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Friday, December 11, 2020

Book Review: The Mountains Wild by Sarah Stewart Taylor

Twenty-three years ago, Maggie D'Arcy's cousin Erin, who was like a sister to her growing up on Long Island, went to Ireland to sort out her life, and disappeared one day. A couple of other young women have been found murdered on the side of the same mountain where Maggie found Erin's necklace. Now another woman is missing. And a body has been discovered. Maggie, now a Detective herself, goes back over to Ireland to see if Erin's disappearance can be solved once and for all. 

The book flashes back from the "now" of 2016 to the "then" of 1993, when Maggie, in her early twenties, first went to Ireland to look for Erin. As a young woman and not a police professional, she was able to ask questions and talk to people the police couldn't (or knew they shouldn't.) She stuck her nose in where it wasn't wanted a couple of times. But overall, she's a responsible and sensible young woman, unlike the flighty and kind of crazy Erin, so things never get too out of hand. Both cousins went through some troubles growing up, each losing a parent, which accounted for a lot of their closeness, but they grew apart in high school, to Maggie's despair.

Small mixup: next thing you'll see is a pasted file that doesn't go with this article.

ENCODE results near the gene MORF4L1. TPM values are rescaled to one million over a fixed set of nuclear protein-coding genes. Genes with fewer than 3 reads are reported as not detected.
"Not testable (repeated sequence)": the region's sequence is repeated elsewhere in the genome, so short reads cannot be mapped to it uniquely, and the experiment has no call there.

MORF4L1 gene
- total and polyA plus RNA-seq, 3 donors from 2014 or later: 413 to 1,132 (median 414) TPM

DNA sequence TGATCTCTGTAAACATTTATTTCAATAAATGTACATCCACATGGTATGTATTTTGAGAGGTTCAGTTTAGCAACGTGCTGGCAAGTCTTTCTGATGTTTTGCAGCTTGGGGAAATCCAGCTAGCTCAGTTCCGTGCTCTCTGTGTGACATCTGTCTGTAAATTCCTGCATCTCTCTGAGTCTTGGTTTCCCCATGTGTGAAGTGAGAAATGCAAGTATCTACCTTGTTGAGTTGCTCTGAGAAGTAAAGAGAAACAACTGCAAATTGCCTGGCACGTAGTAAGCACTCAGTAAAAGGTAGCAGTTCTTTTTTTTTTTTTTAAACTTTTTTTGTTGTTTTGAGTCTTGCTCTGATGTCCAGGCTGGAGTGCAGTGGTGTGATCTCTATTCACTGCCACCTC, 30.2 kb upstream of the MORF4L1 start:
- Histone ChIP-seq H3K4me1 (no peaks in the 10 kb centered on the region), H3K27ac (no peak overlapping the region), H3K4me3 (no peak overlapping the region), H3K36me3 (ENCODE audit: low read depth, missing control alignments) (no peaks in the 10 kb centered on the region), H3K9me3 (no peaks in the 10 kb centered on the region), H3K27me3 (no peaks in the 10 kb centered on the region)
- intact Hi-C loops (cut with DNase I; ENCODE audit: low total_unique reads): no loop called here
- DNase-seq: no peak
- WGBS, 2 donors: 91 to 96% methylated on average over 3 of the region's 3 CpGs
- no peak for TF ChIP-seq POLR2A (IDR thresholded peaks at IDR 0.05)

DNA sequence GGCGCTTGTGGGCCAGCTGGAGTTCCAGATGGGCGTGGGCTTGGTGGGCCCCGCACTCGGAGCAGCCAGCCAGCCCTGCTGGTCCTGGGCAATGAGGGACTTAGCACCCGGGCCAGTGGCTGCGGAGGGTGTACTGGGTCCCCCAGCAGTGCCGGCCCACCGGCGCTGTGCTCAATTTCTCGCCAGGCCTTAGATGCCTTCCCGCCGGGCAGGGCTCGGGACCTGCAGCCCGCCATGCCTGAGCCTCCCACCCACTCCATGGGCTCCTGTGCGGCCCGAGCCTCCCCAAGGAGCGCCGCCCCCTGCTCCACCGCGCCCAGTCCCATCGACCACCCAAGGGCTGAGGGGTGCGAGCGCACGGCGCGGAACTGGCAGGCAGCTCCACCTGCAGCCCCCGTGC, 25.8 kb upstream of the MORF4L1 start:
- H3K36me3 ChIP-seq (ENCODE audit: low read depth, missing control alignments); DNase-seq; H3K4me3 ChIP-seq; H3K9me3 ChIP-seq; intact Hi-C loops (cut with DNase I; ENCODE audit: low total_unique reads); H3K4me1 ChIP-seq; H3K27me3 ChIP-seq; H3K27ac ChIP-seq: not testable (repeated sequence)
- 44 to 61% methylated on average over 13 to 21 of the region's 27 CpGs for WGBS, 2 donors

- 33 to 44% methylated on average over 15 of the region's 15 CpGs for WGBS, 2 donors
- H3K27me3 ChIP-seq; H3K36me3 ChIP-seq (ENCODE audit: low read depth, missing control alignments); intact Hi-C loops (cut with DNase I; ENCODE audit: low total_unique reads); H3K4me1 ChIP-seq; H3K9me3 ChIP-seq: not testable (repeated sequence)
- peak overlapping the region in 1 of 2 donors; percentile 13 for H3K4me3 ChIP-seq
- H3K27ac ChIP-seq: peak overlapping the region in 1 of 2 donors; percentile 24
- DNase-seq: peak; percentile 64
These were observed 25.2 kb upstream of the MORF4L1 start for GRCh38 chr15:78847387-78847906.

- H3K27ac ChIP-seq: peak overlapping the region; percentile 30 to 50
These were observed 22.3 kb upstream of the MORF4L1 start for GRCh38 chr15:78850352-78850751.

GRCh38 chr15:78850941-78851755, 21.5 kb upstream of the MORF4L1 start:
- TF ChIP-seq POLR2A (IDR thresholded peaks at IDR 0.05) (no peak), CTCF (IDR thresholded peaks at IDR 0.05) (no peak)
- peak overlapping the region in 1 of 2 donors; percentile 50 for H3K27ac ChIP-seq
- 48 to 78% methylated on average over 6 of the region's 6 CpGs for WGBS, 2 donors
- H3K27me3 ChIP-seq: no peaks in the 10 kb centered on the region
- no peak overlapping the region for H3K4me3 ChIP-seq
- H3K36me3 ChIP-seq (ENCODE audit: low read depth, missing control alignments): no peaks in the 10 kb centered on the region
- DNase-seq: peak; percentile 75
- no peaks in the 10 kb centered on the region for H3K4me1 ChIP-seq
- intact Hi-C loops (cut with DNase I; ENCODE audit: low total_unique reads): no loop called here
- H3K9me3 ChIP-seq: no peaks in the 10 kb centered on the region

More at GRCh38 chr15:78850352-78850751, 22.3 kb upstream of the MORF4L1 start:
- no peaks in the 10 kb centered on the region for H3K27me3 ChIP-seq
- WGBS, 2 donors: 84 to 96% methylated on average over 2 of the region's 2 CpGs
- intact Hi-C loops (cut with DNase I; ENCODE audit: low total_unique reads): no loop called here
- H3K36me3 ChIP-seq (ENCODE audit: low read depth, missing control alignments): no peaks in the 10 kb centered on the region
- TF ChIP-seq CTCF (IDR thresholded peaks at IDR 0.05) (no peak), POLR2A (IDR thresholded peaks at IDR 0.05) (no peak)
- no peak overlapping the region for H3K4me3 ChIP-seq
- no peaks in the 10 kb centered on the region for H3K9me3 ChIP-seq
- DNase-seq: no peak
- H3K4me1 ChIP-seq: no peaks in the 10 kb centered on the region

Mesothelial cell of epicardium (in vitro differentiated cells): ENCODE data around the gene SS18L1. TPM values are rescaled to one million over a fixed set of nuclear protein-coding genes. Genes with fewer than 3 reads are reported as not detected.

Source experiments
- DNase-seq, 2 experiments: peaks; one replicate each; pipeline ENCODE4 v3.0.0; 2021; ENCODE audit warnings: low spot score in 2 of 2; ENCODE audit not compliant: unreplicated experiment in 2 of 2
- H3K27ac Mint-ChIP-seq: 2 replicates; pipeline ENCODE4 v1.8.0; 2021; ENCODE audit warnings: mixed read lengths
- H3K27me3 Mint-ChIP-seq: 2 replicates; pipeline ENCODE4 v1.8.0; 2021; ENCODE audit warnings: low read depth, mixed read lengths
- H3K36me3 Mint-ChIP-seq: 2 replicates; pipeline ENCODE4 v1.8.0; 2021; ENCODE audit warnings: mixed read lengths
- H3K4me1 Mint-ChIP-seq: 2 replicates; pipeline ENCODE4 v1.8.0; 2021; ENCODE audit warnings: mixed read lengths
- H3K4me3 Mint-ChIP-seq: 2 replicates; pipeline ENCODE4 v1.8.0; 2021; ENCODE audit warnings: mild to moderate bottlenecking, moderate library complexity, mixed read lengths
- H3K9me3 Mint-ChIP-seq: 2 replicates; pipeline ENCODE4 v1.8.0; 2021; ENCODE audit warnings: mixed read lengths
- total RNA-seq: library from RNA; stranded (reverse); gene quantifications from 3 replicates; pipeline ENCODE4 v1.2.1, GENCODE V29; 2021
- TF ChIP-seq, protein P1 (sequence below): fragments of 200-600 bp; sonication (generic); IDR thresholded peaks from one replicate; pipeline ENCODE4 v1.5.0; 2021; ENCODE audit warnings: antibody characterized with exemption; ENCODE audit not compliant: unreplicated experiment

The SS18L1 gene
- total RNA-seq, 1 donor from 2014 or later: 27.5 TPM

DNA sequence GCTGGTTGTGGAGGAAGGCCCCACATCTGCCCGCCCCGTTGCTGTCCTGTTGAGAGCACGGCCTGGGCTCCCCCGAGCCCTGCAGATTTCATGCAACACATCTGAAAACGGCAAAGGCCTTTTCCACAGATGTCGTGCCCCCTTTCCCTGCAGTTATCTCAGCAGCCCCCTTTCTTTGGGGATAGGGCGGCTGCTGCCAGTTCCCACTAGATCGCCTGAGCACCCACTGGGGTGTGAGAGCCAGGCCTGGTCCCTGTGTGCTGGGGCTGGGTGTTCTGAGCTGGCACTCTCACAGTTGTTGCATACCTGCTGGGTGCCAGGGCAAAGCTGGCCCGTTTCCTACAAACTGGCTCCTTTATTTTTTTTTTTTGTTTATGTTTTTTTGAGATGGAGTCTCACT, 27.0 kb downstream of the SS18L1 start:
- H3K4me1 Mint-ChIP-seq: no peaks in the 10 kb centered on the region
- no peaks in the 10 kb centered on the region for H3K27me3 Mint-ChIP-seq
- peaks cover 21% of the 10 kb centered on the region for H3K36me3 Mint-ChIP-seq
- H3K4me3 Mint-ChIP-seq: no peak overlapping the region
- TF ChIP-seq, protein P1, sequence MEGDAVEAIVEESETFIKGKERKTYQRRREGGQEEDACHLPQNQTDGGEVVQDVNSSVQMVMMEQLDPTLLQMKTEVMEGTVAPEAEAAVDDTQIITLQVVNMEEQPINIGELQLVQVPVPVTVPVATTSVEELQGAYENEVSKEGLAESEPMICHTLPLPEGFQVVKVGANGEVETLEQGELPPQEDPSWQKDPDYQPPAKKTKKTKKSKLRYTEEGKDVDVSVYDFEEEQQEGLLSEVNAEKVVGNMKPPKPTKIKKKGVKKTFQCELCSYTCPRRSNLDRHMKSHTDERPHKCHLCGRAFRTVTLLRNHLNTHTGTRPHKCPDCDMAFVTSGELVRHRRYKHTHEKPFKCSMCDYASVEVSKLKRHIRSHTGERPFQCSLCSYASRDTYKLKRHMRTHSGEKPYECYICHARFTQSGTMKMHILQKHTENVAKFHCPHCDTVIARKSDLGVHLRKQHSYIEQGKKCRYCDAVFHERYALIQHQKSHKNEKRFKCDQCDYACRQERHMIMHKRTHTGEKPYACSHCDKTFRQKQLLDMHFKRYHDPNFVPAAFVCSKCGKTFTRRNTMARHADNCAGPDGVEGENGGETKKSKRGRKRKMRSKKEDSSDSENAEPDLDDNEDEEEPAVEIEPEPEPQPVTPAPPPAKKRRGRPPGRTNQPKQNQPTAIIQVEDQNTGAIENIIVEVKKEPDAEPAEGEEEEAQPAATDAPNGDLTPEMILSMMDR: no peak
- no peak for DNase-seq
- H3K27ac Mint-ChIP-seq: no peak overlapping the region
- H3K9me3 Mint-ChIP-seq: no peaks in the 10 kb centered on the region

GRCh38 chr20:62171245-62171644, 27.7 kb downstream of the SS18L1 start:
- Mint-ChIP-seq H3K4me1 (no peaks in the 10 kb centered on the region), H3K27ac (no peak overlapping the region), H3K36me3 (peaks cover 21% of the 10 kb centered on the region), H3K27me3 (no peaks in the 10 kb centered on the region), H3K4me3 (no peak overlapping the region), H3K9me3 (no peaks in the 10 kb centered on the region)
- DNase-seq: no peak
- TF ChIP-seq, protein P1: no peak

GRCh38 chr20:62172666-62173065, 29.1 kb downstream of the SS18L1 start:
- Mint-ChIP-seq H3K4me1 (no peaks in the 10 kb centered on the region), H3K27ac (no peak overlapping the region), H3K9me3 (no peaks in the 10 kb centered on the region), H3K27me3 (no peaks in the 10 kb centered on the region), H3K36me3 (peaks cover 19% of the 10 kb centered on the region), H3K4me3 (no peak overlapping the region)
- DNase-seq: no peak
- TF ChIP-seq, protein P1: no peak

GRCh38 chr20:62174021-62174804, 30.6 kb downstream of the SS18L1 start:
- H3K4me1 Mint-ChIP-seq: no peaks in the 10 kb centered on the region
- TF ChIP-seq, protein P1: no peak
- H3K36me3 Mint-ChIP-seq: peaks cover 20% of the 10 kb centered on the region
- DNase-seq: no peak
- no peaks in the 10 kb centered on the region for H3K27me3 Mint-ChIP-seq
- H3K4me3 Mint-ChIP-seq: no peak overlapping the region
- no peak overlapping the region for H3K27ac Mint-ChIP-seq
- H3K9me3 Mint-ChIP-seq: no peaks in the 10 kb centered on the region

Believe it or not, I completely buy how similar Maggie and Erin look (which gives Maggie a lot of clues she never could have otherwise gotten from people who startle when they see her) as my mother has a cousin looks as similar as a twin (looks a million times more like her than either of her full sisters. Was insanely startling the first time I met her in my mid-twenties, so I understand why people start when they see Maggie.) I do find both the title and the cover generic, which makes it difficult to tell people about the book and have them remember it, alas. But it was a great read. I whipped through it in three days and kept thinking about it in between. I didn't get on Facebook when I went to bed, and I stayed up late to keep reading. There's a second book coming out in the spring, and I am going to tackle that one very soon. Maggie nicely isn't a cliche--she's not hard as nails or married to her job or a police officer who thrives on risk. Instead, she's just very, very good at her job. Which is a nice change of pace.

This book is published by Minotaur, a division of Macmillan, my employer.

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